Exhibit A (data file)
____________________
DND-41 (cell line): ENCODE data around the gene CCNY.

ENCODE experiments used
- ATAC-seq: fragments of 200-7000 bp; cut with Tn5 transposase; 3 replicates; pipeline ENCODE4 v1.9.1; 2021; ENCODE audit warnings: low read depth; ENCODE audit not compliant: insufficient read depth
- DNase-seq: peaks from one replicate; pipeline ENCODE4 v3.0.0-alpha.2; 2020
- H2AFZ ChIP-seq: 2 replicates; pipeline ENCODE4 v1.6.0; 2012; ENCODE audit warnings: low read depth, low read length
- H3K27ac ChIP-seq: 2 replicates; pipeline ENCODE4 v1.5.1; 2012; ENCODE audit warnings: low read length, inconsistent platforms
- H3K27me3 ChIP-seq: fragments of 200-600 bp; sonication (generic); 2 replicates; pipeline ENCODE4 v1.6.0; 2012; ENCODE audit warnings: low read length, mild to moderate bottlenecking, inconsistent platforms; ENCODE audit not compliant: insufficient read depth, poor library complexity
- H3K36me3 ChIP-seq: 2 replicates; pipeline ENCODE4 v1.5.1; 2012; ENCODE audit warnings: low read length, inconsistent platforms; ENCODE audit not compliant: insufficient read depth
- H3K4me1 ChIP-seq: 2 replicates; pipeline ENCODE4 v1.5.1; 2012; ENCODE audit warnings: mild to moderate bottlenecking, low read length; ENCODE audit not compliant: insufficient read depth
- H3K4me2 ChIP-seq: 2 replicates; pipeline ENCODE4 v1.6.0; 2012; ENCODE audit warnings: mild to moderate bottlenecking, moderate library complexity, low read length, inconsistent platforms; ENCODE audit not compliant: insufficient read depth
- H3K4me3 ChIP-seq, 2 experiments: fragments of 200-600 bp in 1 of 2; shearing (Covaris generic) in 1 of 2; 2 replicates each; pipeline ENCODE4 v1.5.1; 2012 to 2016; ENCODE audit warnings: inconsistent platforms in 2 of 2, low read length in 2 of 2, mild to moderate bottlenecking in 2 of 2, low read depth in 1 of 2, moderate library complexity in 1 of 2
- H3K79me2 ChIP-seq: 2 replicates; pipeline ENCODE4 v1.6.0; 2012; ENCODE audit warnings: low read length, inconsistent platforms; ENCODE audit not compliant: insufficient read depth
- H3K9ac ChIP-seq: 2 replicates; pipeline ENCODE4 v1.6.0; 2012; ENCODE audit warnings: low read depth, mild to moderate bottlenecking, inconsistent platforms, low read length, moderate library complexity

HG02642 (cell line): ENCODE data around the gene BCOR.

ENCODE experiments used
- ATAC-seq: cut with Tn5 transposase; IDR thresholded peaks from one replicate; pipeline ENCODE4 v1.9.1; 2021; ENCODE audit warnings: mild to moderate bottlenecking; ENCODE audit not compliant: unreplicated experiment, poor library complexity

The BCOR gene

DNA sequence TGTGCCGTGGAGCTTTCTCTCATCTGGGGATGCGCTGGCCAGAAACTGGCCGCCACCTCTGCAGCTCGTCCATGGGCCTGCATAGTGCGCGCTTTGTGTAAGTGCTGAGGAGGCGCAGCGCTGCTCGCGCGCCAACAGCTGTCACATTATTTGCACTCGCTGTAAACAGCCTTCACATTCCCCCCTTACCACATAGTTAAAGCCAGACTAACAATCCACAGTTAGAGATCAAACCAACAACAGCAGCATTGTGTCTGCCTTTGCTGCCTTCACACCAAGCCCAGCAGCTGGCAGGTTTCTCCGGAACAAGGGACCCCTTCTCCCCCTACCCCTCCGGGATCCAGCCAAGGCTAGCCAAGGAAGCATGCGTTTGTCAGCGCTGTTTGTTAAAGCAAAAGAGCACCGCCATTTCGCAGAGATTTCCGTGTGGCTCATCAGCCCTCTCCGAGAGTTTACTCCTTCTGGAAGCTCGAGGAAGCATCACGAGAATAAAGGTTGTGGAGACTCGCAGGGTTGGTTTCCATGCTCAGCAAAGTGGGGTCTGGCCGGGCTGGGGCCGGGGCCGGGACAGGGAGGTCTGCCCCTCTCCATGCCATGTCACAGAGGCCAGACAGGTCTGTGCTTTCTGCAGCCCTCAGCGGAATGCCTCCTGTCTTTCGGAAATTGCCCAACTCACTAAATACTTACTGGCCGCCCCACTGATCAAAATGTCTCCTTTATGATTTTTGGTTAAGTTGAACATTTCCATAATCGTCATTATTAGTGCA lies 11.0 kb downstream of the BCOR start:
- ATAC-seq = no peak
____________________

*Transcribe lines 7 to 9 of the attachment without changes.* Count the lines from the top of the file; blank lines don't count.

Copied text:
- H3K27me3 ChIP-seq: fragments of 200-600 bp; sonication (generic); 2 replicates; pipeline ENCODE4 v1.6.0; 2012; ENCODE audit warnings: low read length, mild to moderate bottlenecking, inconsistent platforms; ENCODE audit not compliant: insufficient read depth, poor library complexity
- H3K36me3 ChIP-seq: 2 replicates; pipeline ENCODE4 v1.5.1; 2012; ENCODE audit warnings: low read length, inconsistent platforms; ENCODE audit not compliant: insufficient read depth
- H3K4me1 ChIP-seq: 2 replicates; pipeline ENCODE4 v1.5.1; 2012; ENCODE audit warnings: mild to moderate bottlenecking, low read length; ENCODE audit not compliant: insufficient read depth